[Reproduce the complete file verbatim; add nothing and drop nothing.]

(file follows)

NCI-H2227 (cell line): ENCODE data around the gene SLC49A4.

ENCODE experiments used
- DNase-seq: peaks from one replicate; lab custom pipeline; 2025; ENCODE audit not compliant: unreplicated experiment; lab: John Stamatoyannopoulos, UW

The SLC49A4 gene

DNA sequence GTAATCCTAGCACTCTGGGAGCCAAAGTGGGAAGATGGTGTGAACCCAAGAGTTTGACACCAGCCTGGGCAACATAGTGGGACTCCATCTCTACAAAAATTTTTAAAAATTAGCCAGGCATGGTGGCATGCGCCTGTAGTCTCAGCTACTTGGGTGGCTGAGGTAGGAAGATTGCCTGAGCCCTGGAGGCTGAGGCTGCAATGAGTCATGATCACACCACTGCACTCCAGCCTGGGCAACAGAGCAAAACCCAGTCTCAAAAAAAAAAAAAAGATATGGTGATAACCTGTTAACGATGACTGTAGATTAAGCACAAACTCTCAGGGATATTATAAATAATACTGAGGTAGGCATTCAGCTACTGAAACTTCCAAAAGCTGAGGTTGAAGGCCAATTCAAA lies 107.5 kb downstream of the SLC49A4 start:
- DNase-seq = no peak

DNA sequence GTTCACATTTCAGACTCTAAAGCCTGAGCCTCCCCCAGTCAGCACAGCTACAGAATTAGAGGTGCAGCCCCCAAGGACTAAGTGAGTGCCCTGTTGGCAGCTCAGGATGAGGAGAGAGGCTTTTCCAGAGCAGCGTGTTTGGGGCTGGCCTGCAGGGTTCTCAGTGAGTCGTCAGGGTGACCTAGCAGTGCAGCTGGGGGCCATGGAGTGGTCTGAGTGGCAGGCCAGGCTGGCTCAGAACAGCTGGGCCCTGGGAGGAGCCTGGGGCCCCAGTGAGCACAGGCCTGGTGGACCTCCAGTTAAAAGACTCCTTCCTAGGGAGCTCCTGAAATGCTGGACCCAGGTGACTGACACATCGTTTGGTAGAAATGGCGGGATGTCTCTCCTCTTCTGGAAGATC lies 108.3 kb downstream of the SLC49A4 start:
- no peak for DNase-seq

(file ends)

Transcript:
NCI-H2227 (cell line): ENCODE data around the gene SLC49A4.

ENCODE experiments used
- DNase-seq: peaks from one replicate; lab custom pipeline; 2025; ENCODE audit not compliant: unreplicated experiment; lab: John Stamatoyannopoulos, UW

The SLC49A4 gene

DNA sequence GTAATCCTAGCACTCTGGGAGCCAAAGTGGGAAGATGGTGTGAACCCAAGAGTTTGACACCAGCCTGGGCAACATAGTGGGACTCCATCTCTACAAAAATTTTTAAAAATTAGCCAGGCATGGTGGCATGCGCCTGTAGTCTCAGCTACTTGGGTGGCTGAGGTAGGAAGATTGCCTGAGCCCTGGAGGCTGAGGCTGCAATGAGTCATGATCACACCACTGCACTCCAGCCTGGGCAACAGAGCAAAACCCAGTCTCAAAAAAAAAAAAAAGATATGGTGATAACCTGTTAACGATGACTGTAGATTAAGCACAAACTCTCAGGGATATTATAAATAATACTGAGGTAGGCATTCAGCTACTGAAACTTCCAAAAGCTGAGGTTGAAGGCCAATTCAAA lies 107.5 kb downstream of the SLC49A4 start:
- DNase-seq = no peak

DNA sequence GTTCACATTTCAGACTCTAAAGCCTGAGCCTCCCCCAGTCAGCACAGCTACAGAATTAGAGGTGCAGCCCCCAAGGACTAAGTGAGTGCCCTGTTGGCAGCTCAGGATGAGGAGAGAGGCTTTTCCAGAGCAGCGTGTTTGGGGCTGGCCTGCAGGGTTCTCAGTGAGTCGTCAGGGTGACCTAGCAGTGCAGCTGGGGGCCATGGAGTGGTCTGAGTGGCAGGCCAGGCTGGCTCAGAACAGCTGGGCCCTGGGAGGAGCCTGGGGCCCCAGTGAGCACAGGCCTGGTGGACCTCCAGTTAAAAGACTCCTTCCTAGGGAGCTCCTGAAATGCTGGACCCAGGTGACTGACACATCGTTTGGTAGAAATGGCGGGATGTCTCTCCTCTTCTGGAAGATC lies 108.3 kb downstream of the SLC49A4 start:
- no peak for DNase-seq